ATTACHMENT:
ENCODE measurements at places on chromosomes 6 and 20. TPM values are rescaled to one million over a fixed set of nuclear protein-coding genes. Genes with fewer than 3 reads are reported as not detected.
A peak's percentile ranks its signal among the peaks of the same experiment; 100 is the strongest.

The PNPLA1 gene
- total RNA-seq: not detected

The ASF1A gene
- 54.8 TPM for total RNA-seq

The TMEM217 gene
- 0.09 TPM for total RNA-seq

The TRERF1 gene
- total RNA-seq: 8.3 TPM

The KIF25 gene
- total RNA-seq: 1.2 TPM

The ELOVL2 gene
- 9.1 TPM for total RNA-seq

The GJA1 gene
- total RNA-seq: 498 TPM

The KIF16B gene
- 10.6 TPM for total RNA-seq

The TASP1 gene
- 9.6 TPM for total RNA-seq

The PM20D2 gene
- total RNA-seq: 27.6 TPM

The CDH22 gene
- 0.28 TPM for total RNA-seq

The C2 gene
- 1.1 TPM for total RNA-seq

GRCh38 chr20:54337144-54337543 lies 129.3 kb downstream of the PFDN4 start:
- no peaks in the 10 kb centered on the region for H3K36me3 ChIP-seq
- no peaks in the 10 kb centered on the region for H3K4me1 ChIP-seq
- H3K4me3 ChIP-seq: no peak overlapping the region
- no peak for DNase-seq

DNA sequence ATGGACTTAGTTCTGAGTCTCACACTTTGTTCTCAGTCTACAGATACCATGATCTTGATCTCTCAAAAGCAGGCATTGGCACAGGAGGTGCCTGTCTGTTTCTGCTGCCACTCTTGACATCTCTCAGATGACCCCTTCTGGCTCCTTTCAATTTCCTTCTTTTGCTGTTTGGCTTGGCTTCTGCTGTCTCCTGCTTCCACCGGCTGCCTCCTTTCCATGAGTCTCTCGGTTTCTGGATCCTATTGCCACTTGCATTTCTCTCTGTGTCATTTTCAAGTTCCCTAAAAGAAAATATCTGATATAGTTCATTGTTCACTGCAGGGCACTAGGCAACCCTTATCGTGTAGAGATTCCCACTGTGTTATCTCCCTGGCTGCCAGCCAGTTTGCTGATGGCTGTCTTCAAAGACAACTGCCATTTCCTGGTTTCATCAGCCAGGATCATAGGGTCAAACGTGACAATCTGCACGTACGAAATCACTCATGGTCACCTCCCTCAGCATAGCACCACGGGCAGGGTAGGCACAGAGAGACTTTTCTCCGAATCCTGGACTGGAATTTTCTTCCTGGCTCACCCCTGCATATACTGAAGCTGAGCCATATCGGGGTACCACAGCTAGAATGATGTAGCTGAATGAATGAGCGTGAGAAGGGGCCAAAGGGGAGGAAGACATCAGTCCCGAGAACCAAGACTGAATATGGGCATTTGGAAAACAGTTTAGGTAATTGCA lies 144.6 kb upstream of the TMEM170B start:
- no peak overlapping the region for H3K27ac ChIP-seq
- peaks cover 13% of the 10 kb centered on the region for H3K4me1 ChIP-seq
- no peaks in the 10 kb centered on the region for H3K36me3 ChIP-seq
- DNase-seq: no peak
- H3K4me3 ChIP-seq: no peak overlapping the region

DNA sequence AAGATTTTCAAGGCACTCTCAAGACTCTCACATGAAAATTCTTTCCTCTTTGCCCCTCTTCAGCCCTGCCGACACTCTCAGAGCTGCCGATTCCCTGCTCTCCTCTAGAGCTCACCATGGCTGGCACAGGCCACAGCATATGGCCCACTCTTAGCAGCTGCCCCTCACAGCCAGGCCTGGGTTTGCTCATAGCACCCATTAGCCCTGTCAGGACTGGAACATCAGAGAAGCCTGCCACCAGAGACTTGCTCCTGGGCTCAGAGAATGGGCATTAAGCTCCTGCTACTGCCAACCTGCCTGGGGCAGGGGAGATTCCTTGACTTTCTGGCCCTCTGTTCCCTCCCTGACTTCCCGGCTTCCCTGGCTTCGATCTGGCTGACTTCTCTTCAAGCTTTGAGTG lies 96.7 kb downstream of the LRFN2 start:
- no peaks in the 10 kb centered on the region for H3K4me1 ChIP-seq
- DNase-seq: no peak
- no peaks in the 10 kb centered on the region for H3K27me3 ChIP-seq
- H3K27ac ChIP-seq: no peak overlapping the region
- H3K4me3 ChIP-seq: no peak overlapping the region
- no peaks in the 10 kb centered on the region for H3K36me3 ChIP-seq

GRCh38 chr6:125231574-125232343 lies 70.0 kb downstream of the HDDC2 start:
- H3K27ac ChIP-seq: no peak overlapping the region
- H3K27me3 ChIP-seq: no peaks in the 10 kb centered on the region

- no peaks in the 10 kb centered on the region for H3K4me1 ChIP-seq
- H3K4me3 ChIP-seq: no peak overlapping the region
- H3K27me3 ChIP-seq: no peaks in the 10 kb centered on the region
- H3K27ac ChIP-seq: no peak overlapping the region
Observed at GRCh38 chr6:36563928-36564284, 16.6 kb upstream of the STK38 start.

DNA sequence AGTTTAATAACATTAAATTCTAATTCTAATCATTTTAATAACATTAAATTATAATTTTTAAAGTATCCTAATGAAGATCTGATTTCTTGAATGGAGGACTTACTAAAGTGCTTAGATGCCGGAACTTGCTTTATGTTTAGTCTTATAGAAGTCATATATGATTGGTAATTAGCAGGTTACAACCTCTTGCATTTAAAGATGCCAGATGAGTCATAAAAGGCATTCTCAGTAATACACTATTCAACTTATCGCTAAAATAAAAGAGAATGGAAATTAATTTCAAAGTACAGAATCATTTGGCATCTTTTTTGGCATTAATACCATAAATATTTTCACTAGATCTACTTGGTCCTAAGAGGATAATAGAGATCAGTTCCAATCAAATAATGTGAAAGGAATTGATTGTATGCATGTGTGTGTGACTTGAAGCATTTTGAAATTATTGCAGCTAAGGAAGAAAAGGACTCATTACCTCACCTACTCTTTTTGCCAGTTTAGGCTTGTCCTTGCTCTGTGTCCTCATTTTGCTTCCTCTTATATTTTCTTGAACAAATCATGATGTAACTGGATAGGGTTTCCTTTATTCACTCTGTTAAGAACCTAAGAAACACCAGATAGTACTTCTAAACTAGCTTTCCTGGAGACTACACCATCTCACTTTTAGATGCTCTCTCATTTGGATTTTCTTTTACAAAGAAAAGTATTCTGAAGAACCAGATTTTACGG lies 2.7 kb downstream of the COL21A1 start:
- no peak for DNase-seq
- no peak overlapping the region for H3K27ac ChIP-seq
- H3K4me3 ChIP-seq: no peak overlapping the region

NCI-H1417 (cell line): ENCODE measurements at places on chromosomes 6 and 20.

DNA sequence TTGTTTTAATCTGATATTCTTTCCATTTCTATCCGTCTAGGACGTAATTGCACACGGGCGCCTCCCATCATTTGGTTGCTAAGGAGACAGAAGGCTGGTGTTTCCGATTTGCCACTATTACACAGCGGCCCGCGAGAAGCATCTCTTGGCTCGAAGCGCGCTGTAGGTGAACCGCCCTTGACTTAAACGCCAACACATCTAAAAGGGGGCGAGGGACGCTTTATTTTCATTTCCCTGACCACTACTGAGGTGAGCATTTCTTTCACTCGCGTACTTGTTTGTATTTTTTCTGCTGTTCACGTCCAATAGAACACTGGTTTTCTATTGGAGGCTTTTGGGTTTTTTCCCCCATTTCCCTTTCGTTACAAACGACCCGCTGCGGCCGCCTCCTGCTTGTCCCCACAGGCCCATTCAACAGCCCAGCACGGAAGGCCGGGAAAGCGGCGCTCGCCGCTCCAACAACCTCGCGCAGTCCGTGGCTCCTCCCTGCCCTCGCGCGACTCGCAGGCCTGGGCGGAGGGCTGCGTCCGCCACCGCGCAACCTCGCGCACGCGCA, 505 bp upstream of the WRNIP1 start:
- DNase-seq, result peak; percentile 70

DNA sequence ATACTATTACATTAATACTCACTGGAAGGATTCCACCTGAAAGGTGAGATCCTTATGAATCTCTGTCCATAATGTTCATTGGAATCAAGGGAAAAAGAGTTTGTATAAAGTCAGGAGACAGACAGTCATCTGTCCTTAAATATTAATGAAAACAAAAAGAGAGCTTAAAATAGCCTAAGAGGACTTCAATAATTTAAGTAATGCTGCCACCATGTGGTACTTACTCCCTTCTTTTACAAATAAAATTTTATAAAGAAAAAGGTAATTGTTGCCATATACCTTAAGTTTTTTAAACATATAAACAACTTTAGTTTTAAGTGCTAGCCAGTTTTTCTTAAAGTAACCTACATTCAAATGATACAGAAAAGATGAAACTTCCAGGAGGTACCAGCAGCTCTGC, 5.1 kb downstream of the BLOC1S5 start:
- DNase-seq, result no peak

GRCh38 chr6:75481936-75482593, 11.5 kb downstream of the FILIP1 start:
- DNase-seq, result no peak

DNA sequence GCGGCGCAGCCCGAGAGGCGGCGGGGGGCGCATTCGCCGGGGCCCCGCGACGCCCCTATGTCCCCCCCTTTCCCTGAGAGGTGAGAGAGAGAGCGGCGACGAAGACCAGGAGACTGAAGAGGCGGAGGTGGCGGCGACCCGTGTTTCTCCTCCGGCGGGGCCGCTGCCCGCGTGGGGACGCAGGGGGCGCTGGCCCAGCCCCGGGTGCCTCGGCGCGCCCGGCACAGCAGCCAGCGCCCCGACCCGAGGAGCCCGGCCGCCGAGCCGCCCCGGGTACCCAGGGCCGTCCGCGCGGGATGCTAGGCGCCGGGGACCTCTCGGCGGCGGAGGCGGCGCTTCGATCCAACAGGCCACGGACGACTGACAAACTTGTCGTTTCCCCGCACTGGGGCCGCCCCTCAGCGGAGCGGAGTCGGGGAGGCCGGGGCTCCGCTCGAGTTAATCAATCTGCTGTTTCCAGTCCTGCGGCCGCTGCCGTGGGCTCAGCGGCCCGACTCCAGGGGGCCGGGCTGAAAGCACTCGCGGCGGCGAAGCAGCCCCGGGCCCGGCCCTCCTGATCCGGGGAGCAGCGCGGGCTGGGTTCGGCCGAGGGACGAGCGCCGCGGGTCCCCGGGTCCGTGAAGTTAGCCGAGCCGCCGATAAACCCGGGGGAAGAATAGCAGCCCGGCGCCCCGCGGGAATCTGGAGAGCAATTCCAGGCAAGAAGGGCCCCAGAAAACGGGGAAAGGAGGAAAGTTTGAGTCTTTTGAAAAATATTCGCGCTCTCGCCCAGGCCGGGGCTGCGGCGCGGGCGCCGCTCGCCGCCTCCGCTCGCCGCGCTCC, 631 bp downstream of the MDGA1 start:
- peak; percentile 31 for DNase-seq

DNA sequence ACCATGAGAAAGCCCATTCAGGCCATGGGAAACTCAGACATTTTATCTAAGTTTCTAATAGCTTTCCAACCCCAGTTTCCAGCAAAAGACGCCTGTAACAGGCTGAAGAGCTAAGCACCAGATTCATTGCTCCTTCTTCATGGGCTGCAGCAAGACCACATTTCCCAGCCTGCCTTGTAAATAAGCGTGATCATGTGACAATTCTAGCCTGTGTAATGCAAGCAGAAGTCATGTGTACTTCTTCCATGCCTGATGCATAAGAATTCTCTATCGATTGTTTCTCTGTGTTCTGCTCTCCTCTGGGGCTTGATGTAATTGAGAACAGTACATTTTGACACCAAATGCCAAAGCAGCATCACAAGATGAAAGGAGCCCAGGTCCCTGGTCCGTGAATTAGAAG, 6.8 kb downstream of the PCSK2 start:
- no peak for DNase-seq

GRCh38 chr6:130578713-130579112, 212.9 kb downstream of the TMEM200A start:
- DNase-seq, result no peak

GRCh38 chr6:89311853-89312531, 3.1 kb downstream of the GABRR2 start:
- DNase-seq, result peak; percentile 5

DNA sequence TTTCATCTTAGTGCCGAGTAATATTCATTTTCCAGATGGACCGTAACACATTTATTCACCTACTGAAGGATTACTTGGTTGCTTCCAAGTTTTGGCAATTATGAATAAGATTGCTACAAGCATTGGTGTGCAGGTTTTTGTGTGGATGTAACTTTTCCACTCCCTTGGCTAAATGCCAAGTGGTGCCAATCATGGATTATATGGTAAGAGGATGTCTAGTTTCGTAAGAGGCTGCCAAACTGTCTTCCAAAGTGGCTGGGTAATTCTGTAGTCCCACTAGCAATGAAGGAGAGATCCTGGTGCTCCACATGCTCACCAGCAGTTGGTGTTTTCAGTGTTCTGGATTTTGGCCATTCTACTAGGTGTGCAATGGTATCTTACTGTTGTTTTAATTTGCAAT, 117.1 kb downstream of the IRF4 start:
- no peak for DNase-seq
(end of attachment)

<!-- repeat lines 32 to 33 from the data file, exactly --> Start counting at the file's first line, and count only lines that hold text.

DNA sequence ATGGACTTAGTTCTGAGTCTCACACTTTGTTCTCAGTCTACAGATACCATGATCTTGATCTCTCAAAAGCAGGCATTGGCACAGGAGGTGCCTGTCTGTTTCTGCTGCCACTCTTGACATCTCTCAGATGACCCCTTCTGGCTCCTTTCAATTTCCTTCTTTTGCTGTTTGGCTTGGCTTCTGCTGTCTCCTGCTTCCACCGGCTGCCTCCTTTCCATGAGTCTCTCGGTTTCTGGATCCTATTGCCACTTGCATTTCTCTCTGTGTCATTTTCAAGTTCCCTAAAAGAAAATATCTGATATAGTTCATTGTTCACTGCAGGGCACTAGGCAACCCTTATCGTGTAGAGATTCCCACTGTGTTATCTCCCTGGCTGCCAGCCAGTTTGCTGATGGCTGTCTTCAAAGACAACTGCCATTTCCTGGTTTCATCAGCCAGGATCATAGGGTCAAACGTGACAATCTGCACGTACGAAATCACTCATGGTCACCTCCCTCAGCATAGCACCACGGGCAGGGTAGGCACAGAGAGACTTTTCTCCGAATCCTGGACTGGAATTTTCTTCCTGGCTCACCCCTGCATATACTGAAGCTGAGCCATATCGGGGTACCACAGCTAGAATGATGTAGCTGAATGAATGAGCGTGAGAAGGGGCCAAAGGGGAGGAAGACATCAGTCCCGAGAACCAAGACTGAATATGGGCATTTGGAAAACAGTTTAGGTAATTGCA lies 144.6 kb upstream of the TMEM170B start:
- no peak overlapping the region for H3K27ac ChIP-seq